Gwenda was addicted to Big Wheel. She loved the bright lights of the studio, the mystery prizes, the contestants who might win a million pounds if they got enough questions right and dared to spin the wheel. Best of all, she loved the host-Rex McKenna-with his permanent suntan, his jokes, his perfect white smile. Rex was about fifty years old, but his hair was still jet-black, his eyes still glimmered, and there was a spring in his step that made him seem much younger. He had been on the show for as long as Gwenda could remember, and although he hosted two other quiz programs as well as a dancing competition on the BBC, it was on Big Wheel that Gwenda liked him the best.
“Is it on yet?” she called out from the kitchen.
There was no reply from Brian. He hadn’t been talking very much lately, either
She reached into a cupboard and took out a can of beans. It wasn’t exactly what you’d call a feast, but it’d been a while since either of them had earned any money and she was beginning to feel the pinch. She looked around the kitchen for a clean plate but there weren’t any. Every surface was covered with dirty crockery. A tower of soiled plates and bowls rose out of the sink. Gwenda decided she would eat the beans out of the tin. She plunged her hand into the brown, filthy water and somehow managed to find a fork. She wiped some of the grease off on her dress and hurried out of the room.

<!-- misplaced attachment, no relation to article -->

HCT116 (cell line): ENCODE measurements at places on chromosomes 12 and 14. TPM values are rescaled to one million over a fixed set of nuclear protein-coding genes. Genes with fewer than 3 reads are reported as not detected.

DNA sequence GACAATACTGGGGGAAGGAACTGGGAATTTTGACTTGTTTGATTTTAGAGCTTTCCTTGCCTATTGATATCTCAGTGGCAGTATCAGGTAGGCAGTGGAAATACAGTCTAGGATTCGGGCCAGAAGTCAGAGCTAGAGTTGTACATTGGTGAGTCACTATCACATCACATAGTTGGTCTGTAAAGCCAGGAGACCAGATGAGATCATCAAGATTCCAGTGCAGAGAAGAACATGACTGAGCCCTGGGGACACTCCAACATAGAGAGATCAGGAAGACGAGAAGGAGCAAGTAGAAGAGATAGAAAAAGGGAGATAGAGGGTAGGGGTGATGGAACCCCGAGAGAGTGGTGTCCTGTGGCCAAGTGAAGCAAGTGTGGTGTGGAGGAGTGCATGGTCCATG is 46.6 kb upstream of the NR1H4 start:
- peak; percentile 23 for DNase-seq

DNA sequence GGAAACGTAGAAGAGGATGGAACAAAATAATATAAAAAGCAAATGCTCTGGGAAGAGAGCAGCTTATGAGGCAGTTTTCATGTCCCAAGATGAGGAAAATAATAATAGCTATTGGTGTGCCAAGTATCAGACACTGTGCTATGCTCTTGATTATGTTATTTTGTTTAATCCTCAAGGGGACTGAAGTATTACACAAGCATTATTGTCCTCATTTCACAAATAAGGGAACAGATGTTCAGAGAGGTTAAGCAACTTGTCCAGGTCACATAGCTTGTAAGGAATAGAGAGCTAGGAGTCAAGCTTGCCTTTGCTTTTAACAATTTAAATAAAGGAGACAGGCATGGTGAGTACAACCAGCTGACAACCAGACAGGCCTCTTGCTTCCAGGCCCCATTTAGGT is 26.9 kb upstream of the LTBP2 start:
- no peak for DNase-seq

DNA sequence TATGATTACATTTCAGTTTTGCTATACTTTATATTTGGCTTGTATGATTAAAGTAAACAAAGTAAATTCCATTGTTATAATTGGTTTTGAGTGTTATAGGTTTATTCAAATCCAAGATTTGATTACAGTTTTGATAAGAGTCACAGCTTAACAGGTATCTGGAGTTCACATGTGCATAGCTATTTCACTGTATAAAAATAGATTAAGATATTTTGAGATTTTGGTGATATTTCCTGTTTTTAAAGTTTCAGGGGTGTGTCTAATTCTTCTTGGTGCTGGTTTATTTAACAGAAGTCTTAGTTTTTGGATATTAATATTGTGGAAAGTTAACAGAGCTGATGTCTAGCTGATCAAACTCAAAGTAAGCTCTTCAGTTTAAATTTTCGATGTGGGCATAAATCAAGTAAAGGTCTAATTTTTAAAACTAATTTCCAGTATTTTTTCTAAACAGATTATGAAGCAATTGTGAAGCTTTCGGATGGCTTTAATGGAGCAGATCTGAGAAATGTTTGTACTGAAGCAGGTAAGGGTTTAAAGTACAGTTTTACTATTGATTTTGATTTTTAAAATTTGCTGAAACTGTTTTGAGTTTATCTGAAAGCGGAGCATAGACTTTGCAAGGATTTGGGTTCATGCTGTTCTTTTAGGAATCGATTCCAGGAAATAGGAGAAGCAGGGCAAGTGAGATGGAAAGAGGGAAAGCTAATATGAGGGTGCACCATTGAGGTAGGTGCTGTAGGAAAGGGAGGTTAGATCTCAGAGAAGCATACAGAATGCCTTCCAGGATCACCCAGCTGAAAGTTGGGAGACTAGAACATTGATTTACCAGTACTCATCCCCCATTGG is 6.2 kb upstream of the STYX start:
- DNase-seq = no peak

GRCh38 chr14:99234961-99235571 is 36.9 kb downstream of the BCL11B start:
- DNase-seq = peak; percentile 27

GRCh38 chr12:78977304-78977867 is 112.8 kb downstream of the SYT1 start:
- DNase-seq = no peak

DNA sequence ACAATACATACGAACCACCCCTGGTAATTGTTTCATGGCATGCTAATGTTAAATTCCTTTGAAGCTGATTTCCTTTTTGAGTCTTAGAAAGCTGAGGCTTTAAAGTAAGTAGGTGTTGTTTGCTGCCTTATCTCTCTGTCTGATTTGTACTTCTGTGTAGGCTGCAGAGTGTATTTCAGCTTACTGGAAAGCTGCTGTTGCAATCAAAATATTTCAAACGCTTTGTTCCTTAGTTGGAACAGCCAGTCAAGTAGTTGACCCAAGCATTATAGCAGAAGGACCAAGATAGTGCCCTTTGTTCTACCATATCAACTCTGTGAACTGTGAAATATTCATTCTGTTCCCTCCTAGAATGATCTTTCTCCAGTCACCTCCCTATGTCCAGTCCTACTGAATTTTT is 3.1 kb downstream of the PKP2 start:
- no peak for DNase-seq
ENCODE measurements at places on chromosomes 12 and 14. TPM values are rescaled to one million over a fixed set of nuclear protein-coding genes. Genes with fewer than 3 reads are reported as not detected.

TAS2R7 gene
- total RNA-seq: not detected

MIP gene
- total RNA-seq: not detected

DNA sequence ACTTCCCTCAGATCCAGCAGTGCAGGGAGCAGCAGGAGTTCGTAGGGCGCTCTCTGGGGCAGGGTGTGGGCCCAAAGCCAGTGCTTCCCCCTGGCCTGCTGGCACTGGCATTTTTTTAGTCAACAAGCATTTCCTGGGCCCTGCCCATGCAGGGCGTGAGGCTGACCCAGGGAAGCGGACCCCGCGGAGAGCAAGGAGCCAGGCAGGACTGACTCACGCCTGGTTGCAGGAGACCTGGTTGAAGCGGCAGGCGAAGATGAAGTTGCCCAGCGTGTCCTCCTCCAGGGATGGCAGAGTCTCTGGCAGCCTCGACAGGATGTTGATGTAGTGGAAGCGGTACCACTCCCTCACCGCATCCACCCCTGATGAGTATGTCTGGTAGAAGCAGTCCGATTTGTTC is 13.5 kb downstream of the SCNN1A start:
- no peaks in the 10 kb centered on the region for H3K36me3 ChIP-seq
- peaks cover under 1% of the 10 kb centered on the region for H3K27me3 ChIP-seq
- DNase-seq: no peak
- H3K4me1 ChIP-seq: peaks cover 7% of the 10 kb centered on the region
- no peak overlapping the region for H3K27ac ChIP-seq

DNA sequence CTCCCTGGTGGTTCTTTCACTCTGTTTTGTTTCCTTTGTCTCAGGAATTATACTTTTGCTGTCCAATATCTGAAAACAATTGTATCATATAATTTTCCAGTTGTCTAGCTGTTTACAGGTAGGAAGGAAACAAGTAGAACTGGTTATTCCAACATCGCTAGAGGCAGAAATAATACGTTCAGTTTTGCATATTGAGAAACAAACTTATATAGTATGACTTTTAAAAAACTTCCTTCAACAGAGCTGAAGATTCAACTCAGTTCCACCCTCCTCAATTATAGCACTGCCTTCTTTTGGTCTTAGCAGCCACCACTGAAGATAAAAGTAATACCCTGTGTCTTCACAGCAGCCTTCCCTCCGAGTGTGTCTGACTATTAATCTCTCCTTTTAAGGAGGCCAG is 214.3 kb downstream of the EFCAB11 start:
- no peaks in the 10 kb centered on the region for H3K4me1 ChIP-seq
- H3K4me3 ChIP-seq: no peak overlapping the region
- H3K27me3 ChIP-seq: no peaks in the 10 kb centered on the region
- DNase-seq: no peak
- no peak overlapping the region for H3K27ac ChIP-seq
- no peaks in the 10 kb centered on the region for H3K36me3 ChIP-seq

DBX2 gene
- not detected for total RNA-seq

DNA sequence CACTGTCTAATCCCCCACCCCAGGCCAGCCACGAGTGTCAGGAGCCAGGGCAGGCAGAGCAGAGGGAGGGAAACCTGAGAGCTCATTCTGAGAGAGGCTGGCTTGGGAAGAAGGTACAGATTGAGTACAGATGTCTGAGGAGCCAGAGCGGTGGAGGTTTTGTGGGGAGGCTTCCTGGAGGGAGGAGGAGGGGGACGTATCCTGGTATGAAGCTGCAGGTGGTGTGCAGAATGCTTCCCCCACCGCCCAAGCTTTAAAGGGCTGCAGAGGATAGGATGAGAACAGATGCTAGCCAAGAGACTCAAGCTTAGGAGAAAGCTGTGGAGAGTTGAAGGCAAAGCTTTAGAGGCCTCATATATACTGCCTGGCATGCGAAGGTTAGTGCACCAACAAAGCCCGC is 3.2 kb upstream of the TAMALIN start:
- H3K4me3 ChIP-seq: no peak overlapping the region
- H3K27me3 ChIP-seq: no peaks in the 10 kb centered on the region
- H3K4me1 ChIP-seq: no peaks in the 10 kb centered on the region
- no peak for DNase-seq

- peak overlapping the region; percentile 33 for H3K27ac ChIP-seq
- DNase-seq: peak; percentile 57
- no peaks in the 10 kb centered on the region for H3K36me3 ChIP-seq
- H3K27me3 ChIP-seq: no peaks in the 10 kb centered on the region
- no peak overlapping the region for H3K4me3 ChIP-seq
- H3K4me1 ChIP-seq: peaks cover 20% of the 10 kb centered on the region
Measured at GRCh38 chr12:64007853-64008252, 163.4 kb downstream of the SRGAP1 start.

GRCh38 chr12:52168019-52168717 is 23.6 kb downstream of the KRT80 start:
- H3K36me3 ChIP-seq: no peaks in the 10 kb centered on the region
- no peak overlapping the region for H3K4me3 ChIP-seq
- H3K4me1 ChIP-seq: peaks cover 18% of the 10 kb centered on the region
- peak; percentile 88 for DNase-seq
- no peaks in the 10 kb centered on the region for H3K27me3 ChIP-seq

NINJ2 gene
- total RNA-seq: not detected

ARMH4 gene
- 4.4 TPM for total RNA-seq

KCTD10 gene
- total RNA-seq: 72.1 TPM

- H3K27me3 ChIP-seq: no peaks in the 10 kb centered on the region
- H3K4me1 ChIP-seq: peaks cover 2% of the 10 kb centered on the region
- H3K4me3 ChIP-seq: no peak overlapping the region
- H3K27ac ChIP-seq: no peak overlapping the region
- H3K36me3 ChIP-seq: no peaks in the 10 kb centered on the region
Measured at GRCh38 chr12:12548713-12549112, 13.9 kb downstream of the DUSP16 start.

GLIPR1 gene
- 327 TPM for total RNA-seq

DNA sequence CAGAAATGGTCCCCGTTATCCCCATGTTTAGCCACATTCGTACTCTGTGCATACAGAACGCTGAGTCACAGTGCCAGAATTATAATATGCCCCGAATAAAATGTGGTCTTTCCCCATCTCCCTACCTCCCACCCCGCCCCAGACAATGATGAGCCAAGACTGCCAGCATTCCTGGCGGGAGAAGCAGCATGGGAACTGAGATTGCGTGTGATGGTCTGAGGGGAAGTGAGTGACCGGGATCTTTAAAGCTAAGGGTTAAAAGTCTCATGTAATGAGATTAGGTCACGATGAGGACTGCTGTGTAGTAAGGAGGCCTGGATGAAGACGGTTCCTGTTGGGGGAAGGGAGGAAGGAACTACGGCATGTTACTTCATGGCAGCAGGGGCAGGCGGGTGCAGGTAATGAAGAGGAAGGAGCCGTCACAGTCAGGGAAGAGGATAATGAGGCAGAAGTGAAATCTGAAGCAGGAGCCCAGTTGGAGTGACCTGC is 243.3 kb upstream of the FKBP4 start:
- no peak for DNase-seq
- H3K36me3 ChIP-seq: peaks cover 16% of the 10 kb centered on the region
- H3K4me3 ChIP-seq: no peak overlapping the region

The lights were out in the loving room, but there the glow of the television was enough to show the way. It also showed the mess that the room had become. There were old newspapers scattered across the carpet, overflowing ashtrays, more dirty plates, old socks and underpants. Brian was sitting on a sofa that had looked ungly and secondhand the moment it left the shop. There was a nasty stain on the nylon cover. Ignoring it, Gwenda sat down next to him.
The smell, which had been bad throughout the house, was worse in here. Gwenda ignored that, too.
It seemed to her that things had gone from bad to worse since Matt had left. She didn’t quite know why. It wasn’t as if she had actually like him. On the contrary, she had always known there was something weird about the boy. Hadn’t he dreamed his mother and father were going to die the night before the accident had actually happened? She had only taken him in because Brian persuaded her-and of course, he’d only wanted to get his hands on the money that Matt’s parents had left for him. The trouble was, the money had gone all too quickly. And then Matt had gone too, taken away by the police as a juvenile delinquent. All she’d been left with was the blame.